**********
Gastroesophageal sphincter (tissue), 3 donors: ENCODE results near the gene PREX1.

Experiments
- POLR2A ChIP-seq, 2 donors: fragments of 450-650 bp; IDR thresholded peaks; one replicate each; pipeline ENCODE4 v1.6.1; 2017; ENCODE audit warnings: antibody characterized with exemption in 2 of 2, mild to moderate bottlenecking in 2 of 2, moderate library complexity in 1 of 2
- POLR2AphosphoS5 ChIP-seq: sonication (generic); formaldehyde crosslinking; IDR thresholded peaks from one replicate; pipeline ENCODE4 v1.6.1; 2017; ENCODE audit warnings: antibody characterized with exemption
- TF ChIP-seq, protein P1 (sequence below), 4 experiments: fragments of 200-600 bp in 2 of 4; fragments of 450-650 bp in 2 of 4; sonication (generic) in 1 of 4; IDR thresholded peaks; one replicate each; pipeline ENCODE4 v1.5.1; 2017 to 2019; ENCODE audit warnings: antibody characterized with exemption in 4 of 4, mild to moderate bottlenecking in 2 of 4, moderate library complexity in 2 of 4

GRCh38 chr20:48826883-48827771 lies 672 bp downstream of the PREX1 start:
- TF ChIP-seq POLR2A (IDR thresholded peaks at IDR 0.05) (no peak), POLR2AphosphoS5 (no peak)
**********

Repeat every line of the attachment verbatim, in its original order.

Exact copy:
Gastroesophageal sphincter (tissue), 3 donors: ENCODE results near the gene PREX1.

Experiments
- POLR2A ChIP-seq, 2 donors: fragments of 450-650 bp; IDR thresholded peaks; one replicate each; pipeline ENCODE4 v1.6.1; 2017; ENCODE audit warnings: antibody characterized with exemption in 2 of 2, mild to moderate bottlenecking in 2 of 2, moderate library complexity in 1 of 2
- POLR2AphosphoS5 ChIP-seq: sonication (generic); formaldehyde crosslinking; IDR thresholded peaks from one replicate; pipeline ENCODE4 v1.6.1; 2017; ENCODE audit warnings: antibody characterized with exemption
- TF ChIP-seq, protein P1 (sequence below), 4 experiments: fragments of 200-600 bp in 2 of 4; fragments of 450-650 bp in 2 of 4; sonication (generic) in 1 of 4; IDR thresholded peaks; one replicate each; pipeline ENCODE4 v1.5.1; 2017 to 2019; ENCODE audit warnings: antibody characterized with exemption in 4 of 4, mild to moderate bottlenecking in 2 of 4, moderate library complexity in 2 of 4

GRCh38 chr20:48826883-48827771 lies 672 bp downstream of the PREX1 start:
- TF ChIP-seq POLR2A (IDR thresholded peaks at IDR 0.05) (no peak), POLR2AphosphoS5 (no peak)